Named for its resemblance to the human ear when fresh, the term "wood ear" can refer to several different closely related species of edible fungus popular in Asian cuisines.
The most common variety of wood ear, Auricularia polytricha, is rarely available fresh, but is most often sold dried, requiring soaking before it can be used.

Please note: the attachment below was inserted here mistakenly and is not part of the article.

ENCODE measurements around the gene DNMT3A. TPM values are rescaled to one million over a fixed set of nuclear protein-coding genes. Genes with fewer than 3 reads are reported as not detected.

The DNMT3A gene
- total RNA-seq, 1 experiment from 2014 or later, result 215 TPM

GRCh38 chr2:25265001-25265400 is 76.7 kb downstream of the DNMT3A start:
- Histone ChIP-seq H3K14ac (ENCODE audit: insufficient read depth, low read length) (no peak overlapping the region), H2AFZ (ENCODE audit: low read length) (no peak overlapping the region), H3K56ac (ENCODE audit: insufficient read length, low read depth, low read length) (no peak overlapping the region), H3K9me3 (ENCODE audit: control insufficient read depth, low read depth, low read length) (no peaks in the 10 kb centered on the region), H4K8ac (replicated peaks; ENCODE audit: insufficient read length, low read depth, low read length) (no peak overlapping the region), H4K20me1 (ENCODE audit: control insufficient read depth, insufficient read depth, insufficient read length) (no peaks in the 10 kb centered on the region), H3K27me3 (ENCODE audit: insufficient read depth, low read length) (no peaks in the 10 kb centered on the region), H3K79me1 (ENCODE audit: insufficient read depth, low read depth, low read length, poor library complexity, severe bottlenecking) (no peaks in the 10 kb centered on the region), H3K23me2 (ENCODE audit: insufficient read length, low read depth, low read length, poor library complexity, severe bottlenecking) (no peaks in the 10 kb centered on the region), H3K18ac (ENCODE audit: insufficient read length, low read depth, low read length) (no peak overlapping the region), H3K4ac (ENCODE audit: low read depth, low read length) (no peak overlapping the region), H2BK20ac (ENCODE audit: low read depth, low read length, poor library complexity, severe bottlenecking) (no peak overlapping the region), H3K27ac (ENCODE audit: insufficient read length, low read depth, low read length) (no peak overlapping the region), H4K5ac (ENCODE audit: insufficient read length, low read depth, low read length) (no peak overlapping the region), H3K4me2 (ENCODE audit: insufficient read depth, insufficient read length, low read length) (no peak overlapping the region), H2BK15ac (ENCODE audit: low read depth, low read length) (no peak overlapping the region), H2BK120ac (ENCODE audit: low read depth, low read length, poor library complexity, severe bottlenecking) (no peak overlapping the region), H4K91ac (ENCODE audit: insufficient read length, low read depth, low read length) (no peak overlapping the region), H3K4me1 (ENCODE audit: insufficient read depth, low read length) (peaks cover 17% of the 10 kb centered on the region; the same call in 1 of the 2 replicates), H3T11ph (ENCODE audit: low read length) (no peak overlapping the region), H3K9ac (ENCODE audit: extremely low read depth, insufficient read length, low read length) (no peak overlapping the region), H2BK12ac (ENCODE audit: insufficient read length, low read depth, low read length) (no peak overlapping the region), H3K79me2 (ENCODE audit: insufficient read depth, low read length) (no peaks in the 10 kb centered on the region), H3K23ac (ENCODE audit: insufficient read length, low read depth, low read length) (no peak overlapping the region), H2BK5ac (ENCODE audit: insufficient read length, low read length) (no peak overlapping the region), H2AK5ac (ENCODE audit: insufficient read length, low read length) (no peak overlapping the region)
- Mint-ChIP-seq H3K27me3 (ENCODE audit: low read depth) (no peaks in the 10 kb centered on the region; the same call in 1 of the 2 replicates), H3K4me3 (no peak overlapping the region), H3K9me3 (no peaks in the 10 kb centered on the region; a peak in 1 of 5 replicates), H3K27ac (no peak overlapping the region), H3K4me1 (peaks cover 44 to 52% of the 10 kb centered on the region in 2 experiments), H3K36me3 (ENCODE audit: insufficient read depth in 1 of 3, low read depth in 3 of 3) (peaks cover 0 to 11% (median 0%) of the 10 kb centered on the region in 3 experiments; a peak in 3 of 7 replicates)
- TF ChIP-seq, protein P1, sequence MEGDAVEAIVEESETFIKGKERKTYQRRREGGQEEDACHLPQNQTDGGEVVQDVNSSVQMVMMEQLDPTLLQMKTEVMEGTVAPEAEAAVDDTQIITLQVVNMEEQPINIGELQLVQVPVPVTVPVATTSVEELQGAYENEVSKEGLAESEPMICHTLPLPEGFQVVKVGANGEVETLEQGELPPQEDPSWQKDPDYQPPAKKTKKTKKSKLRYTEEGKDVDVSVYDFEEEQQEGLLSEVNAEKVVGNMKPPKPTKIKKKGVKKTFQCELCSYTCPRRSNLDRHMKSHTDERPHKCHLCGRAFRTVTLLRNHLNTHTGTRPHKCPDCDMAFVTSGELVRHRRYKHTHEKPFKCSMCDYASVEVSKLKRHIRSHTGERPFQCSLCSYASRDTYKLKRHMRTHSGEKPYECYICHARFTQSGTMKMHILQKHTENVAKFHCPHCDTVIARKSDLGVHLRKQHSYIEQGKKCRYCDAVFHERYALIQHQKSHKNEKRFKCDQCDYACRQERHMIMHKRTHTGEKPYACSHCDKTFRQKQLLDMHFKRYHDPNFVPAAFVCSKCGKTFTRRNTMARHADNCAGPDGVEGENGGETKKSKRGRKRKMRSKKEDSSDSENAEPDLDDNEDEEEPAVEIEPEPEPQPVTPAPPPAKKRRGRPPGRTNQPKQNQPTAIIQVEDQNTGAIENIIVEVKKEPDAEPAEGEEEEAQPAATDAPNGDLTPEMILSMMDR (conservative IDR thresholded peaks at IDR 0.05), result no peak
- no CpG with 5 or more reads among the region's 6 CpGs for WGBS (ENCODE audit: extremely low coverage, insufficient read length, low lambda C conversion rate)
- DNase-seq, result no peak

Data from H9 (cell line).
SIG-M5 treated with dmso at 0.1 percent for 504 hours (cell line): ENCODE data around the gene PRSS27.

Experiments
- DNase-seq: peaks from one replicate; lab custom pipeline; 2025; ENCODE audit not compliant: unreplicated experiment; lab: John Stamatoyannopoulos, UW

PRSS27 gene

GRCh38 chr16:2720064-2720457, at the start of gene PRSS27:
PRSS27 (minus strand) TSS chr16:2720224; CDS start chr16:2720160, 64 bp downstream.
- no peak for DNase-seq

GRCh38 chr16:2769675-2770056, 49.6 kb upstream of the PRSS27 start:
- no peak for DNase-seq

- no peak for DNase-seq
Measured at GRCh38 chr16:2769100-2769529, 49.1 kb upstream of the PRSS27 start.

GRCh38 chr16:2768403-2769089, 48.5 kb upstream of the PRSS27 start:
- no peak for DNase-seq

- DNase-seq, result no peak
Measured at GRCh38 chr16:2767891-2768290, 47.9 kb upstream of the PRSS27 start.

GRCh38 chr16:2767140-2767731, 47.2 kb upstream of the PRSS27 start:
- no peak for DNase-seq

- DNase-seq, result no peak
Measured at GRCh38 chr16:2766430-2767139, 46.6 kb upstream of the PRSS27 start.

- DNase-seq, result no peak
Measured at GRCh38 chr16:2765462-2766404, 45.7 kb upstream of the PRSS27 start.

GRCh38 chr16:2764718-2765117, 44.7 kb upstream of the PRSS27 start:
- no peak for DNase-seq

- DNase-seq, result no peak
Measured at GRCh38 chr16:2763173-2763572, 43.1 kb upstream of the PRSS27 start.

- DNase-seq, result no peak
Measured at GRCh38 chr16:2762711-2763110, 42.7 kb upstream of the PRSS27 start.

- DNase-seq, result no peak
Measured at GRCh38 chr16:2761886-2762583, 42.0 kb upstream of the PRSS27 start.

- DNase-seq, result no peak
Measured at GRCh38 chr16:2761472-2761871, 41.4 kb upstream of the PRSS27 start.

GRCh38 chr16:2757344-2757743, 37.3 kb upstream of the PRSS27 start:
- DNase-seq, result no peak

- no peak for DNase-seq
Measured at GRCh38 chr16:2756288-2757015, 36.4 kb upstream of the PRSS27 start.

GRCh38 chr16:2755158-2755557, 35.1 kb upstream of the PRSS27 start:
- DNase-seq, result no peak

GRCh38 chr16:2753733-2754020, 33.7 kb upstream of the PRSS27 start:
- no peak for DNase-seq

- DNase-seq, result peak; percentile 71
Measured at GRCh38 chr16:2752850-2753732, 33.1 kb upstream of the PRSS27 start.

While it has very little flavor, the wood ear is fun to eat and is popular because if its crisp, crunchy texture, which persists even after lengthy cooking. Fans of Chinese food will recognize it as a frequent ingredient in traditional dishes, adding delightful texture and interest to many salads, soups and stir fries.
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